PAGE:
5 eye-health myths busted

When it comes to our eyes, keeping them in tip-top health should be front of mind. But how do we sort fact from fiction?

There are so many ideas about what is good and bad for your peepers. Thankfully OPSM’s Director of Optometry and Community, Peter Murphy, debunks five of the most common eye myths - so you can make sure that you’re taking proper care of your eyes.

Reading in low light will harm your vision

While it is widely believed that reading in dim lighting will damage your eyes, Peter reveals it’s simply not true.

“Reading in dim light forces your eyes to do extra work and tires them out faster than in good light,” he tells. “It is difficult and uncomfortable, and can most definitely cause fatigue and eyestrain, but may not do too much harm to your eyes.”

Eating carrots will boost your eyesight

Often told to you as a child in a bid to get you to eat your veggies, Peter reveals that eating carrots doesn’t necessarily mean you’ll have perfect vision.

“Yes, eating carrots can contribute to eye health, but they are only one of many natural sources of Vitamin A, which is essential for keeping your eyes healthy,” he explains. “Eating the right foods play a huge part in keeping your eyes healthy, but it’s definitely not proven that carrots give you better eyesight.”

Staring at a screen all day makes your eyes worse

Although staring at a computer screen all day may be uncomfortable, Pete says that it’s not going to cause any long-term damage to your vision. What does happen, though, is short-term discomfort.

“When you’ve been staring at a screen for a long time, your eyes dry out because you blink less,” he explains. “It can also cause your eyes to get tired, which can result from the reflective nature of the monitor.” Peter suggests using eye drops and monitor adjustments to alleviate these troubles.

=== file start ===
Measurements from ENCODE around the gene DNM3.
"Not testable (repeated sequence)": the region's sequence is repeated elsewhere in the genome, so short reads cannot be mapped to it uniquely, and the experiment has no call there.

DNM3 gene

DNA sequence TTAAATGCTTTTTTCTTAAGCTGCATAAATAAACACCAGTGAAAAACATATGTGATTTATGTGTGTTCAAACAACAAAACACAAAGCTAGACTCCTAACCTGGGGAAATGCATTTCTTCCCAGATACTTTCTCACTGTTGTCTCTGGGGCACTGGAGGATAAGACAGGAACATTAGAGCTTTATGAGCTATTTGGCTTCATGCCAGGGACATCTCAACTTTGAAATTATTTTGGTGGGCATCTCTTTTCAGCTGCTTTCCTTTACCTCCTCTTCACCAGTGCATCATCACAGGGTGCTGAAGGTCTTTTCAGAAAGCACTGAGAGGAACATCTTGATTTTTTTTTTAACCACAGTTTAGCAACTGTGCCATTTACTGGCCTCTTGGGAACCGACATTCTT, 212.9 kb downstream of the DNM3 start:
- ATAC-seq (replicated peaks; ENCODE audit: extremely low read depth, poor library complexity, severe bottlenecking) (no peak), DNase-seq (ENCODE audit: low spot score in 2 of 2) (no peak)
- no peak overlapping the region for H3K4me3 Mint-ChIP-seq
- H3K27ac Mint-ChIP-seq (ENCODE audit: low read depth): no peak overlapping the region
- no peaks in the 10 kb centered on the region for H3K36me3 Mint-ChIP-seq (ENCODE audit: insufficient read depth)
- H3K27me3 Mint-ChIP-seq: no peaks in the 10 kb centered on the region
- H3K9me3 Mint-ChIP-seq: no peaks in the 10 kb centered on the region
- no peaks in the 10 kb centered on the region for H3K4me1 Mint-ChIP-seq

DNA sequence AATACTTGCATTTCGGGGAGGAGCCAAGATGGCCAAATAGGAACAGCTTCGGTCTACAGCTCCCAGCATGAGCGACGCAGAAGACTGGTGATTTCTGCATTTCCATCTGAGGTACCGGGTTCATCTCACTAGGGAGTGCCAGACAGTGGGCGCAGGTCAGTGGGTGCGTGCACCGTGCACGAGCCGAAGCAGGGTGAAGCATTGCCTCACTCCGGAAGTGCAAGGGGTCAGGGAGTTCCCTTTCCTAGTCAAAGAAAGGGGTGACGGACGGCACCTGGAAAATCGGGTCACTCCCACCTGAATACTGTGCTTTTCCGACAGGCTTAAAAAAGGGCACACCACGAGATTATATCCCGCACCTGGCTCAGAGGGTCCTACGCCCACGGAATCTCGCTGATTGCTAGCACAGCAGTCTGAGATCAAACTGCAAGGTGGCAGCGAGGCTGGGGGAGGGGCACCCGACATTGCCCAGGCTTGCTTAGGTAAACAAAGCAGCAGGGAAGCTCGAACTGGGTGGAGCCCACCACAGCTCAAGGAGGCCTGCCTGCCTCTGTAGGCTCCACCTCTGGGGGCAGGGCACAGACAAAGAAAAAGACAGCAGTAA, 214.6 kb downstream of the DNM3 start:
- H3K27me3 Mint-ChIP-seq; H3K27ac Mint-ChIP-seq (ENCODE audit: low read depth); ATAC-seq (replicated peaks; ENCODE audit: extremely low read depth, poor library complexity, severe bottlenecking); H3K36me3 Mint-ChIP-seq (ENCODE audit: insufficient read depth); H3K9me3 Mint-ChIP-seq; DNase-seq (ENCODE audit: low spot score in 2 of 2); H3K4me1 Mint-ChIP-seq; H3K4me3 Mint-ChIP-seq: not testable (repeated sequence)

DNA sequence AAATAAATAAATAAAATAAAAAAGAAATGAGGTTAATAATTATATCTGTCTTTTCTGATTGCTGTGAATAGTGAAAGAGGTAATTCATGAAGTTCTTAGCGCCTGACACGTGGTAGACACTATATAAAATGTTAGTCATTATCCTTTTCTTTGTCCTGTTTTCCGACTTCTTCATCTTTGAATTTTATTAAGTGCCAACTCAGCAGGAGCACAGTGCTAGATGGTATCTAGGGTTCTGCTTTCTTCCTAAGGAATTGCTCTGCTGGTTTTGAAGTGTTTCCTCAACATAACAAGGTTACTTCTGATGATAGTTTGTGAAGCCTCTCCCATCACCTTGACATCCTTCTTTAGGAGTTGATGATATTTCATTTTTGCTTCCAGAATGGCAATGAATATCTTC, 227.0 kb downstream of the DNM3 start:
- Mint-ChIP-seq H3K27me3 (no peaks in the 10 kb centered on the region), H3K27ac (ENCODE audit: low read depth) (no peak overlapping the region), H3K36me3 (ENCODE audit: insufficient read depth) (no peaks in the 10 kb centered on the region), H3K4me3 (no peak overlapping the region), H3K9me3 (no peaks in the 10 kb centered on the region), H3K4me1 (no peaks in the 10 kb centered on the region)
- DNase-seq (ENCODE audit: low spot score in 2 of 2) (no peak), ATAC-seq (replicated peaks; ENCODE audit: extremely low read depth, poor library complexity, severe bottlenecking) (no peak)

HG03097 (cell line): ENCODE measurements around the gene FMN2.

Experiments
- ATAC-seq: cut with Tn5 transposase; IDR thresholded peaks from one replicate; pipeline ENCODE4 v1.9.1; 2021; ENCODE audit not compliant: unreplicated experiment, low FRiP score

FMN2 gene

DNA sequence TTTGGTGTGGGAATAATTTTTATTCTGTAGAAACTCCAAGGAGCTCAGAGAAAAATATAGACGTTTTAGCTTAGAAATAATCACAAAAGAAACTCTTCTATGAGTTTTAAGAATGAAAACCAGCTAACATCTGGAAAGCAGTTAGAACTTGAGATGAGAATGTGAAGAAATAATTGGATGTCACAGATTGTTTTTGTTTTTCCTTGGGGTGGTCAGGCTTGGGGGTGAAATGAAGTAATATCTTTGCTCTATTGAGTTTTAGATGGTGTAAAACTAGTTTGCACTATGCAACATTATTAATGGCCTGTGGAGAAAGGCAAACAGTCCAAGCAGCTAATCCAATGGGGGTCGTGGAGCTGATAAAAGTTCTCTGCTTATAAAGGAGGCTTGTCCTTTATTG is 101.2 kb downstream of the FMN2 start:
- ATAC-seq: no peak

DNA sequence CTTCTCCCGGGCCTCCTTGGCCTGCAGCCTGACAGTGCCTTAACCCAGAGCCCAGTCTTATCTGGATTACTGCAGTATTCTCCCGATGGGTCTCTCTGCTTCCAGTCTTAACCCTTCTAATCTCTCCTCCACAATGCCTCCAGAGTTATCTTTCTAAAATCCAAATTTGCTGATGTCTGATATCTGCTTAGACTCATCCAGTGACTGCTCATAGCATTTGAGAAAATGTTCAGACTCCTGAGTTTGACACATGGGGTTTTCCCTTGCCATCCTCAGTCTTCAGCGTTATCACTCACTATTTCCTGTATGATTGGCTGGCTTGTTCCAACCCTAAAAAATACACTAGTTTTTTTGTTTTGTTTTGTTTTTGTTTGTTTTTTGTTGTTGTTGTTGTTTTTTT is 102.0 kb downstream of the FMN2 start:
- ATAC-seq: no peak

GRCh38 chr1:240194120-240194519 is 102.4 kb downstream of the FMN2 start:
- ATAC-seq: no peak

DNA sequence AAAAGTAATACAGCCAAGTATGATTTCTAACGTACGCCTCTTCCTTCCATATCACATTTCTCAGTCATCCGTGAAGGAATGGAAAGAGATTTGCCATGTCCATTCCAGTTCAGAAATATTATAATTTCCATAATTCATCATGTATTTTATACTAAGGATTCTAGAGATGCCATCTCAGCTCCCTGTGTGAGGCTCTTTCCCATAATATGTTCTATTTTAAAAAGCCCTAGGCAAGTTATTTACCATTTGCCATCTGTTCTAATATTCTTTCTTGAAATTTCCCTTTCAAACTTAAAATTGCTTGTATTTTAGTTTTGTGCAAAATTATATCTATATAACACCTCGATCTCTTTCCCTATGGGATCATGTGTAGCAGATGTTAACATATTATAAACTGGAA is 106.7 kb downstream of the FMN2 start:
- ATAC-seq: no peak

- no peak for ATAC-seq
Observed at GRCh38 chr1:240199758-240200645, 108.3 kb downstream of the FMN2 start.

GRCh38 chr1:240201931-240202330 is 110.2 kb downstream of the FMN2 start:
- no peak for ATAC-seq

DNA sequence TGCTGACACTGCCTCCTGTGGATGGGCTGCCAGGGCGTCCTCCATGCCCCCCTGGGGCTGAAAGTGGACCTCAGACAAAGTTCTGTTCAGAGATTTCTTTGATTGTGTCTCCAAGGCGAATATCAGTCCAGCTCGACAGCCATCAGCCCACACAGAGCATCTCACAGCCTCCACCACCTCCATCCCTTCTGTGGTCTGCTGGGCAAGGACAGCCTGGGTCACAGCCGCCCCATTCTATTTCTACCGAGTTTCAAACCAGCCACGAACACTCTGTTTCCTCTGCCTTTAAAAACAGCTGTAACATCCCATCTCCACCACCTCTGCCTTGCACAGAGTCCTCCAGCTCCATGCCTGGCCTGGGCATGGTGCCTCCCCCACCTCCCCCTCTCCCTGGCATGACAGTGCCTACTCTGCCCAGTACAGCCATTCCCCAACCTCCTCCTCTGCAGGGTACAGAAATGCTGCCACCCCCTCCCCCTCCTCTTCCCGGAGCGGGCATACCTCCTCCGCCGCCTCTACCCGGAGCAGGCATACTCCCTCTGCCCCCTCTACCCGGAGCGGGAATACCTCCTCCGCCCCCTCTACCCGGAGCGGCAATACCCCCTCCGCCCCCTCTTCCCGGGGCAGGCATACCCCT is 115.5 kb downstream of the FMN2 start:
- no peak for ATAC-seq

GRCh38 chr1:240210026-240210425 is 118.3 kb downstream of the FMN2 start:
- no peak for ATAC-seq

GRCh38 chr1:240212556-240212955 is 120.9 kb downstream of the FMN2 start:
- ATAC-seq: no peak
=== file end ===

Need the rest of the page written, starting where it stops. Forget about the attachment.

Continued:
I only need to visit the optometrist if there’s something wrong

Even if you’ve always had 20/20 vision, Peter says that as you age you should visit an optometrist every two years – even if you don’t think there’s anything wrong.

“If you have a family history of poor health, diabetes or eye problems, then you may need to check in with your optometrist more often,” Peter advises. “There are also a few nasty diseases that you may be developing and you don’t even know it. Glaucoma and macular degeneration are two of the leading causes of blindness that develop slowly, and usually without any noticeable symptoms.” Regular eye tests can ensure any abnormalities are caught in their early stages. 

UV rays won’t hurt my eyes

Peter says that UV rays are in fact very damaging to eyes. “It can increase your chances of developing macular degeneration and cataracts,” he says.

Think of your sunglasses as sunscreen for your eyes and never leave home without them.

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